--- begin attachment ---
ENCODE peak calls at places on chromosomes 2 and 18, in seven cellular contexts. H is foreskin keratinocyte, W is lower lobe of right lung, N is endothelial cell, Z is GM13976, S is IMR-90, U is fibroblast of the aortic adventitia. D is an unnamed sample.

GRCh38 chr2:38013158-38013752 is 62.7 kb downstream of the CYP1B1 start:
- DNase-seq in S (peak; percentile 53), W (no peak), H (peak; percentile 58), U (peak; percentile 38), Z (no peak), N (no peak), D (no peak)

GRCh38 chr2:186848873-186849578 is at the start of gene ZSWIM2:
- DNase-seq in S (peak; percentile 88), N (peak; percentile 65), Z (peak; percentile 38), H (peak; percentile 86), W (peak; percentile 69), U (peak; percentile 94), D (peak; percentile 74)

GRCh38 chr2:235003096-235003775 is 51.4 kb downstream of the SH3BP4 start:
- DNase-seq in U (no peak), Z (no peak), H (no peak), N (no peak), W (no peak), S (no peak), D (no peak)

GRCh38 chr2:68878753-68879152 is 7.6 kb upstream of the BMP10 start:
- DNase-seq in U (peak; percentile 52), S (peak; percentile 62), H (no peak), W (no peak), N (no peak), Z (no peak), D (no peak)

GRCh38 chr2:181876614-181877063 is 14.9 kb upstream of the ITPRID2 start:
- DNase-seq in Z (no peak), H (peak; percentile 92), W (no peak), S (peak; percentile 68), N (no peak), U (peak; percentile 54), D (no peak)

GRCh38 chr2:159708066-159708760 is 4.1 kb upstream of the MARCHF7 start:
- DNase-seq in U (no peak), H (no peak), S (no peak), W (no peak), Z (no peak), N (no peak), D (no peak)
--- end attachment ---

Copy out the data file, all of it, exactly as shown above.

ENCODE peak calls at places on chromosomes 2 and 18, in seven cellular contexts. H is foreskin keratinocyte, W is lower lobe of right lung, N is endothelial cell, Z is GM13976, S is IMR-90, U is fibroblast of the aortic adventitia. D is an unnamed sample.

GRCh38 chr2:38013158-38013752 is 62.7 kb downstream of the CYP1B1 start:
- DNase-seq in S (peak; percentile 53), W (no peak), H (peak; percentile 58), U (peak; percentile 38), Z (no peak), N (no peak), D (no peak)

GRCh38 chr2:186848873-186849578 is at the start of gene ZSWIM2:
- DNase-seq in S (peak; percentile 88), N (peak; percentile 65), Z (peak; percentile 38), H (peak; percentile 86), W (peak; percentile 69), U (peak; percentile 94), D (peak; percentile 74)

GRCh38 chr2:235003096-235003775 is 51.4 kb downstream of the SH3BP4 start:
- DNase-seq in U (no peak), Z (no peak), H (no peak), N (no peak), W (no peak), S (no peak), D (no peak)

GRCh38 chr2:68878753-68879152 is 7.6 kb upstream of the BMP10 start:
- DNase-seq in U (peak; percentile 52), S (peak; percentile 62), H (no peak), W (no peak), N (no peak), Z (no peak), D (no peak)

GRCh38 chr2:181876614-181877063 is 14.9 kb upstream of the ITPRID2 start:
- DNase-seq in Z (no peak), H (peak; percentile 92), W (no peak), S (peak; percentile 68), N (no peak), U (peak; percentile 54), D (no peak)

GRCh38 chr2:159708066-159708760 is 4.1 kb upstream of the MARCHF7 start:
- DNase-seq in U (no peak), H (no peak), S (no peak), W (no peak), Z (no peak), N (no peak), D (no peak)